Of the $60 million, $30 million is transferred from funds restored from Gov. Tom Corbett’s FY2014-15 line item vetoes that were overturned by the courts late last year. Another $15 million is transferred from fines and fees collected by the Judiciary, with the last $15 million transferred from Personal Income Tax revenue.

The reinstatement of funding from those line item vetoes is spelled out on pages 44 and 45 of HB1929. With $30 million of the restored funds used for the school safety program, the code lapses the remaining $35.1 million.

Found on pages 42 and 43 of HB1929 is authorization for the state Transportation Secretary to waive, for good cause, the requirement for local matching funds as part of the Multimodal Transportation Fund, if the applicant for assistance is the Philadelphia Regional Port Authority (in addition to the existing allowance for municipalities. The match requirements for multimodal funding through the Commonwealth Financing Authority portion of the program are also waived for both, with all of the aforementioned provisions to expire on Dec. 31, 2019.

Pages 67 and 68 contain language providing $30 million annually for the Department of Revenue to administer its Enhanced Revenue Collection Account through FY2019-20.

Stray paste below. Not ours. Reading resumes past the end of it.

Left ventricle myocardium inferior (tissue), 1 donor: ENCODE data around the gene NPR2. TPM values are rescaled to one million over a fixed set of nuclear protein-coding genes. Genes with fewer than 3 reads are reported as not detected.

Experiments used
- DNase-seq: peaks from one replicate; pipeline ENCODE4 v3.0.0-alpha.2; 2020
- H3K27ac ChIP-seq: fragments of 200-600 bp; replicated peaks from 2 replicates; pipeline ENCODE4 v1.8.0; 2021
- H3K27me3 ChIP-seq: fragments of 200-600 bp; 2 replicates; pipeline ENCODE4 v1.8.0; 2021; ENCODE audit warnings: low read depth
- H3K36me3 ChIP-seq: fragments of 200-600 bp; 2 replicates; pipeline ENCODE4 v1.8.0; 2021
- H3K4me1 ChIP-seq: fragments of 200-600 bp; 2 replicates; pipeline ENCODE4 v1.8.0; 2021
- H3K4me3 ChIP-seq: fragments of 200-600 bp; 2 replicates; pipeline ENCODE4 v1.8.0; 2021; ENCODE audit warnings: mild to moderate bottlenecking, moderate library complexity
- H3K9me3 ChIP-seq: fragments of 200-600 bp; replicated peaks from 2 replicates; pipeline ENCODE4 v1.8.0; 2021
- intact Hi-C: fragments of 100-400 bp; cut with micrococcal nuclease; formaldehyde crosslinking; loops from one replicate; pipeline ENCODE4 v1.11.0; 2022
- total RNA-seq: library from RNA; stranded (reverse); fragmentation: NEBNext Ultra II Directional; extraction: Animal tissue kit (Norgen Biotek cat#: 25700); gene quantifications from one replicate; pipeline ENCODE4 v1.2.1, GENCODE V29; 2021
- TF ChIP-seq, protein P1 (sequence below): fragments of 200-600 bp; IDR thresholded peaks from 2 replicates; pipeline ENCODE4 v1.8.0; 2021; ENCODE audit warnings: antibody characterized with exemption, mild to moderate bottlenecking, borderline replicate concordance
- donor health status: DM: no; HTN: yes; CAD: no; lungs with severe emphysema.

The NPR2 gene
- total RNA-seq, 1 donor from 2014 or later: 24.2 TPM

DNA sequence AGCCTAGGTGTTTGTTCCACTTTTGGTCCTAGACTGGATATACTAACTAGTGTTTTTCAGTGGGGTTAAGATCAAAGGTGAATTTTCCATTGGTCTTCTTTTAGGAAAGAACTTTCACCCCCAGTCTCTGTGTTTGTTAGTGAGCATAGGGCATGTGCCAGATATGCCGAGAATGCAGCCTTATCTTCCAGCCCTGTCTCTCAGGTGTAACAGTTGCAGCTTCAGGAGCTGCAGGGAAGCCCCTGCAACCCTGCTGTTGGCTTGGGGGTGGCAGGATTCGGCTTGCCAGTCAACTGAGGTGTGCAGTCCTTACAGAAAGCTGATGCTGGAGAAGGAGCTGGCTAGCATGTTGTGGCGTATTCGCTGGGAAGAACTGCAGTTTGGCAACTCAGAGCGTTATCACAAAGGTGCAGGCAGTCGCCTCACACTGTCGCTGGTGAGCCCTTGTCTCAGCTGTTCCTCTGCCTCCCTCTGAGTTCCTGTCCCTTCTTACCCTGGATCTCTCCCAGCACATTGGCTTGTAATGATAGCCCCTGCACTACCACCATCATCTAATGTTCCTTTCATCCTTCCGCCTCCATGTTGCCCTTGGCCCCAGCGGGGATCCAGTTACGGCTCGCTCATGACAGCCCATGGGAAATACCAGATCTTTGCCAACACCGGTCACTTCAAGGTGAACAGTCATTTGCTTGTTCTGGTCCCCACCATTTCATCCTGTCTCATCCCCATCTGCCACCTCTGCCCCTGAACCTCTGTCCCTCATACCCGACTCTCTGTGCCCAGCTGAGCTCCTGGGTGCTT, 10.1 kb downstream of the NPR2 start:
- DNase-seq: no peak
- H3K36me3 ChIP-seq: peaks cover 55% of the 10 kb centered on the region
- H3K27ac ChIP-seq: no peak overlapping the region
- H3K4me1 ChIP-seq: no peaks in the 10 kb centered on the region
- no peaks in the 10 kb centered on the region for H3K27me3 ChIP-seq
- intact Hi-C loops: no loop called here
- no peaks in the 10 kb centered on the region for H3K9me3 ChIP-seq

The administration of the hybrid retirement plan created for the state’s two public pension plans get some funding through the fiscal code. On page 75, a total of about $10.1 million ($4.9 million for the State Employees’ Retirement System, and $5.2 million for the Public School Employees’ Retirement System).

And the dairy industry gets some additional support – $5 million – through the fiscal code, with pages 75 and 76 of HB1929 authorizing yet another transfer from the First Industries program to the Commonwealth Financing Authority for “research and development, organic transition, value-added processing and marketing grants.”

Some other odds and ends from the code:

*The Independent Fiscal Office this year, when it came time for the agency to do its initial and final revenue estimates, ran into some timing issues with regard to corporation tax collection information. Specifically, the collections in May came in later than the IFO expected, and in June, the IFO delayed their June 15 final revenue estimate until June 18 to ensure they captured the tax information. HB1929 (on pages 36 and 37) changes the IFO’s deadlines for the initial and final revenue estimates to May 20 and June 20, respectively, in hopes of addressing the issue going forward.